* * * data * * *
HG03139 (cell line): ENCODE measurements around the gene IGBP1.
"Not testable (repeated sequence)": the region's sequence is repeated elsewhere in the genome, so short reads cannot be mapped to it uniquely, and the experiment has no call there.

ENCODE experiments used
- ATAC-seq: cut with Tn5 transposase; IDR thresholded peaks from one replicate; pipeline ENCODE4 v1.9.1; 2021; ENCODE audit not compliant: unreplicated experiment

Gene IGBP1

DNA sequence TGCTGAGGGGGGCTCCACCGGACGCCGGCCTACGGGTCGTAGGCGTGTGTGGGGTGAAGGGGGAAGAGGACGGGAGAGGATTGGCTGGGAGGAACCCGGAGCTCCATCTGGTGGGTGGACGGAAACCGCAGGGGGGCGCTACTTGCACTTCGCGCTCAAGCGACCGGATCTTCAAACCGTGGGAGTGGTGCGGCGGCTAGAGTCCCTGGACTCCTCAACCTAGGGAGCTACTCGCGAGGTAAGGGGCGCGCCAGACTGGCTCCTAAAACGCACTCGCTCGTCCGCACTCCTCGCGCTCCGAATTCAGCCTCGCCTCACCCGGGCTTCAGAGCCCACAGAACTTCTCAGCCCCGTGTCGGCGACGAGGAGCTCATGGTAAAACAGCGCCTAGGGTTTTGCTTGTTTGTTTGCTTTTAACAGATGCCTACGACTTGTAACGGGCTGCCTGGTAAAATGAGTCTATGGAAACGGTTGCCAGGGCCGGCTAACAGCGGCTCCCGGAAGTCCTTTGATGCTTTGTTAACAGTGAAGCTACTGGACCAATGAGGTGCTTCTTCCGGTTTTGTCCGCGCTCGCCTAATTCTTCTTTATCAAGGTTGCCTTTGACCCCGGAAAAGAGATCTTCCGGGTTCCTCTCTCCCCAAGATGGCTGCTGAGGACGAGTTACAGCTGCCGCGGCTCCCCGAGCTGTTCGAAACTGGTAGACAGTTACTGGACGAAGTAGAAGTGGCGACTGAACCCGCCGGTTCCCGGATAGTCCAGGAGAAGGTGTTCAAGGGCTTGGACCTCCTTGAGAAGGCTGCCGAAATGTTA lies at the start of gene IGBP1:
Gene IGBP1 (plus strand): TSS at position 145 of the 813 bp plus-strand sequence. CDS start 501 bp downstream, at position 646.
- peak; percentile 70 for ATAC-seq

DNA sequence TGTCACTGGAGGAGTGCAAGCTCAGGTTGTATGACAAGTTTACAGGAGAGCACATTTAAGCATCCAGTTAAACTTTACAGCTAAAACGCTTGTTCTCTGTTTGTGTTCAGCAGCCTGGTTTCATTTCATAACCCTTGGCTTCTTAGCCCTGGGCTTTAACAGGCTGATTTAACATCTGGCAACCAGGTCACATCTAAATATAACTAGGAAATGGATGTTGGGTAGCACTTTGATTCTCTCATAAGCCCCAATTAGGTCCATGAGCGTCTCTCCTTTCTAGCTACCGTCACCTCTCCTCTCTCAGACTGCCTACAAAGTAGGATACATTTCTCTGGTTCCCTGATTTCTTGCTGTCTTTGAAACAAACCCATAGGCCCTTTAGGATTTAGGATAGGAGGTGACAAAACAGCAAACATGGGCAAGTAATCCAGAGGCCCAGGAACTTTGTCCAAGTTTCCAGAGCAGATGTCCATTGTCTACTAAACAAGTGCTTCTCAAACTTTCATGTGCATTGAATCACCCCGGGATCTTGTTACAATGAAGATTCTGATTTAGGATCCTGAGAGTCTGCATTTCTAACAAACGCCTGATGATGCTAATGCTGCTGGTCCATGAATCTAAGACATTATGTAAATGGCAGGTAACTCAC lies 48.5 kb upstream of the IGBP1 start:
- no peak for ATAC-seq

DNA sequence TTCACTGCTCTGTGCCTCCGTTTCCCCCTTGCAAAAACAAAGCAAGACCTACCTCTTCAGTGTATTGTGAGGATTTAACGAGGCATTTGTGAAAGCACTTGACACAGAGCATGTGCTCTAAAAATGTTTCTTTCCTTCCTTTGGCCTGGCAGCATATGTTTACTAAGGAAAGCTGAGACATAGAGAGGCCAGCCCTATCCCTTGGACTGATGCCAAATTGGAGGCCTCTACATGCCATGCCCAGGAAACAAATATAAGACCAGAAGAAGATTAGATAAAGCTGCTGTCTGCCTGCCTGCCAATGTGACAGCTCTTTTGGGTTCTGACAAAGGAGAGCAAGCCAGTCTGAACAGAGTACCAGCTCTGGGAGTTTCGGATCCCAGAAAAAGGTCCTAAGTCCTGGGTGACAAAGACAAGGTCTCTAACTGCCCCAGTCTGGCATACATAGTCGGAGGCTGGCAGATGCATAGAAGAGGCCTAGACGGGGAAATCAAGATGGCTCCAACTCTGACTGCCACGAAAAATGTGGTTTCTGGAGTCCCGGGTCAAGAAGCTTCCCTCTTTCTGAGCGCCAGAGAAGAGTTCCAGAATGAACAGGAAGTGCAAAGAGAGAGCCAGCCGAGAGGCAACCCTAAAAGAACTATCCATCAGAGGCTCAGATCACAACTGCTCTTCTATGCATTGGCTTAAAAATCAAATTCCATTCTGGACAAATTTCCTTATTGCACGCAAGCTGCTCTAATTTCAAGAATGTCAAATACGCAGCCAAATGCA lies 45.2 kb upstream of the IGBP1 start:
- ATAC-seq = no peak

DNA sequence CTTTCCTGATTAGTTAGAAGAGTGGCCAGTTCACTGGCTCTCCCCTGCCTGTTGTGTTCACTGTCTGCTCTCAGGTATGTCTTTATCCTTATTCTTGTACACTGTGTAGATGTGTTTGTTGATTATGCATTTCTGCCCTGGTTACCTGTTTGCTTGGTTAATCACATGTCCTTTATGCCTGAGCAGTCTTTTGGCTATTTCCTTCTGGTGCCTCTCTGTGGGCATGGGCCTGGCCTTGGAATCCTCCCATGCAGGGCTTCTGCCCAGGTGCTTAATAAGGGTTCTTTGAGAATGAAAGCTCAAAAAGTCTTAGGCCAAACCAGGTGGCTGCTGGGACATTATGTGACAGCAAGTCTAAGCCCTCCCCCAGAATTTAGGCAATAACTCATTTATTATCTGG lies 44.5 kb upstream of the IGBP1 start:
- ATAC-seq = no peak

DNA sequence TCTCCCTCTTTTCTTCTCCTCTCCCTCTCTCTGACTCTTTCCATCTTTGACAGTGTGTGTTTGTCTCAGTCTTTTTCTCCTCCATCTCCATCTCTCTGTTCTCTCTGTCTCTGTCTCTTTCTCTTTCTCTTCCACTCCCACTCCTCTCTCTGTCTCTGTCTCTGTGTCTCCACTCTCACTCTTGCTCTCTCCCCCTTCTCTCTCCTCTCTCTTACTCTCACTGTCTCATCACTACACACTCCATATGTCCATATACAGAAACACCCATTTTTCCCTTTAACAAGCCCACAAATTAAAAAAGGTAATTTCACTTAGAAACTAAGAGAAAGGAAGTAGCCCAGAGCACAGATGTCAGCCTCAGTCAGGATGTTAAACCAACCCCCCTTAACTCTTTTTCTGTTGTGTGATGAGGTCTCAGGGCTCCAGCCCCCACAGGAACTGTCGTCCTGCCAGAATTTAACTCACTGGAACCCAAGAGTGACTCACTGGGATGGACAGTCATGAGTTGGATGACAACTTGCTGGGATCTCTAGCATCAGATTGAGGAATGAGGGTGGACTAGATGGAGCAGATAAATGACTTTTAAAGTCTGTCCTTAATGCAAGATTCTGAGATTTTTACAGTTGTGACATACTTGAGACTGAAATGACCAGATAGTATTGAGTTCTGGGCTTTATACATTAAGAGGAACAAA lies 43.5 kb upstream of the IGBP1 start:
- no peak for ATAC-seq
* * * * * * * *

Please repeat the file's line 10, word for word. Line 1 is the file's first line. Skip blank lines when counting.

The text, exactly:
- no peak for ATAC-seq